And then there is the nature of the coverage itself. Arguably, the only story in New Hampshire that the networks have shown any sustained enthusiasm for is the ongoing Bill Clinton soap opera of whom he did or did not sleep with and whether he did or did not dodge the draft during the Vietnam war.

There is less coverage

Network executives acknowledge the drop in coverage measured by Tyndall's report. But they say there are good reasons for it: less interesting races in Iowa and New Hampshire, CBS having put most of its resources into covering the Olympics, political news being dealt with on shows other than the nightly news -- like "Nightline" or the new overnight shows.

Richard Vatz, a professor of political rhetoric at Towson State University who has written extensively about how TV covers elections, said there are varying degrees of validity to each of those reasons. "But I'm not sure they account for all of it. With the budget cutbacks at the networks, one can infer that money is a factor, too," Vatz said.

While network executives admit money for political coverage this year is tight or that budgets have, in fact, been cut, they deny viewers are being shortchanged.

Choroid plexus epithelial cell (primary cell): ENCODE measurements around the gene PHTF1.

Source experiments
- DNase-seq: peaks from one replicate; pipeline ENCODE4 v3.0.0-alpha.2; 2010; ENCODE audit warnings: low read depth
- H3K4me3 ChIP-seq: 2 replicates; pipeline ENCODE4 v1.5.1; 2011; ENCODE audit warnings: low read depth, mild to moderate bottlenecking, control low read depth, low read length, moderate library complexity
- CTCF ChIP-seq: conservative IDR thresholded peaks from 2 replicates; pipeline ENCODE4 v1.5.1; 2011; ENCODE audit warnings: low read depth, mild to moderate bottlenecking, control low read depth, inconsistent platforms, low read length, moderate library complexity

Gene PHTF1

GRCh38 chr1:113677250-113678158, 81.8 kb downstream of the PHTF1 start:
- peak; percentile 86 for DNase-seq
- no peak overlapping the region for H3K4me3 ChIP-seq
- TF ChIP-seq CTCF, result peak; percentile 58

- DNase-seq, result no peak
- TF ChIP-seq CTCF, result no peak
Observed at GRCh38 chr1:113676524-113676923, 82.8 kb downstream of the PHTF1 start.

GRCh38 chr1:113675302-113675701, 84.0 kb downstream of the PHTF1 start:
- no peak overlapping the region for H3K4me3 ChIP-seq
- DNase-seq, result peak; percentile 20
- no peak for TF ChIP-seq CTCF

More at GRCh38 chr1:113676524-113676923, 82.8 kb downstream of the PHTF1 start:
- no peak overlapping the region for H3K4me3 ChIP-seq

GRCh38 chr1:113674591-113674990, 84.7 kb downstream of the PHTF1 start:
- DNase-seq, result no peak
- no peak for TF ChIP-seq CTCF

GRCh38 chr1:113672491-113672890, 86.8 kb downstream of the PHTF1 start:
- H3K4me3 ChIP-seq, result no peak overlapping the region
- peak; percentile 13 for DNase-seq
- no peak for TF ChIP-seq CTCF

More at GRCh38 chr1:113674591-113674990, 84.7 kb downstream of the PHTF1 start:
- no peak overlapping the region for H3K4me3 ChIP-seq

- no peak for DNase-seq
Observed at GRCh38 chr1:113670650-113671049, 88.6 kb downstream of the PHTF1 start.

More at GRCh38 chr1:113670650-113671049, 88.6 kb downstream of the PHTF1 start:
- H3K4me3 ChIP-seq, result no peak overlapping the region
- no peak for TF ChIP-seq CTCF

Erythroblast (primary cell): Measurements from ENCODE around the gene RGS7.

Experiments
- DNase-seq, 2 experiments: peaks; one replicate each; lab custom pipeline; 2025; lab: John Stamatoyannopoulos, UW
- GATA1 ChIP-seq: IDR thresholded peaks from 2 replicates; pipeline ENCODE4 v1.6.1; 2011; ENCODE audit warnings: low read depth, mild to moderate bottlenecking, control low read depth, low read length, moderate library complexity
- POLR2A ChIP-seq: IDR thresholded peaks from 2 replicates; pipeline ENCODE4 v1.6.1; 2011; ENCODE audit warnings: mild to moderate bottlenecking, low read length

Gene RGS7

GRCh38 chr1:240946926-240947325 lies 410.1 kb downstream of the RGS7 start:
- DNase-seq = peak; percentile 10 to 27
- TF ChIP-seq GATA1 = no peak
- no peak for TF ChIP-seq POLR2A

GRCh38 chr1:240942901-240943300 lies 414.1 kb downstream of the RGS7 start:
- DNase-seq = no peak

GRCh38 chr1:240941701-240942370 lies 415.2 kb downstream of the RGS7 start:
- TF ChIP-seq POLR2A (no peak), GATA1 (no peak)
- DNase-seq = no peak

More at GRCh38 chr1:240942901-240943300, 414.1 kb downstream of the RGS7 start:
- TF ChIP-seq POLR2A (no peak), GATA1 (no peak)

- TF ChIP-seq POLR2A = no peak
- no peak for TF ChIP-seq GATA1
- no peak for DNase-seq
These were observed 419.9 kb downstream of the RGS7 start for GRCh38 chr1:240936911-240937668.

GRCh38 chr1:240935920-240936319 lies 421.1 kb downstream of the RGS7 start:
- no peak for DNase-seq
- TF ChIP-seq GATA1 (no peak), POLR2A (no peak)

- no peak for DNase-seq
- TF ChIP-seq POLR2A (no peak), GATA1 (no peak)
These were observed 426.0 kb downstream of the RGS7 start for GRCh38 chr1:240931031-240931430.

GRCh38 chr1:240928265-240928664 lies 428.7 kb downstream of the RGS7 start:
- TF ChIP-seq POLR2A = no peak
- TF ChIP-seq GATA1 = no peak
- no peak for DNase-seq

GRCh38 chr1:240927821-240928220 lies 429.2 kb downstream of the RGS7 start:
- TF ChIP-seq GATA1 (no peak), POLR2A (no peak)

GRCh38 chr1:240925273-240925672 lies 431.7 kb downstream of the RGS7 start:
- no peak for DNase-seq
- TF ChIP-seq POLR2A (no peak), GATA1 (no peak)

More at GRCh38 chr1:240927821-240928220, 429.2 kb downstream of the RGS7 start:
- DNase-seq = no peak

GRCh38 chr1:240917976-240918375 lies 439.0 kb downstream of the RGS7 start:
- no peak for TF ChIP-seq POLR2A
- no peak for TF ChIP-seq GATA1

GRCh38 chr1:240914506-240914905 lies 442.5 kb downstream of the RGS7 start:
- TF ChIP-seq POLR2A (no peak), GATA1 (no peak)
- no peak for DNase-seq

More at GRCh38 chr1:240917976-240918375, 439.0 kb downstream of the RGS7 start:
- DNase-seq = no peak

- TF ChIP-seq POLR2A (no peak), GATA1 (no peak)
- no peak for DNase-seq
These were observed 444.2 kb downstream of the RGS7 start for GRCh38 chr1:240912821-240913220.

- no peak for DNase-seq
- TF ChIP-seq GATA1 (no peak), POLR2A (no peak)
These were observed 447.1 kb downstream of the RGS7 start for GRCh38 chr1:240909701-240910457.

"There's this myth that networks have cut back on political coverage because of budget," said Hal Bruno, political director at ABC. "Everybody is very cost conscious. Nobody's going to waste any money -- absolutely not. But there isn't one single thing that we want to do in political coverage that we can't do."

Lane Venardos and Bill Wheatley, the people in charge of political coverage at CBS and NBC, said much the same.

"I have fewer dollars to spend," Venardos said. "But I defy anyone to see it on the screen. What the dollars mean is that we're doing more pooling and we're being more careful than we have in the past. . . . We saved hundreds of thousands of dollars by not going to Iowa."

Venardos said CBS did not go to Iowa because "there was no story there," with favorite son U.S. Sen. Tom Harkin in the race. But, Venardos admitted, even if there had been a story in Iowa, the network would have cut back "because of the Olympics."

Venardos acknowledged that CBS also has cut back in New Hampshire. For example, in 1988, the network sent 200 technical staffers for primary coverage; this year, there are 24. Also, Dan Rather was on-site -- but not this year. "The reason we are not anchoring in New Hampshire is simply the Olympics again. But the others [ABC and NBC] are not anchoring in New Hampshire either. And that's a cost-saving measure."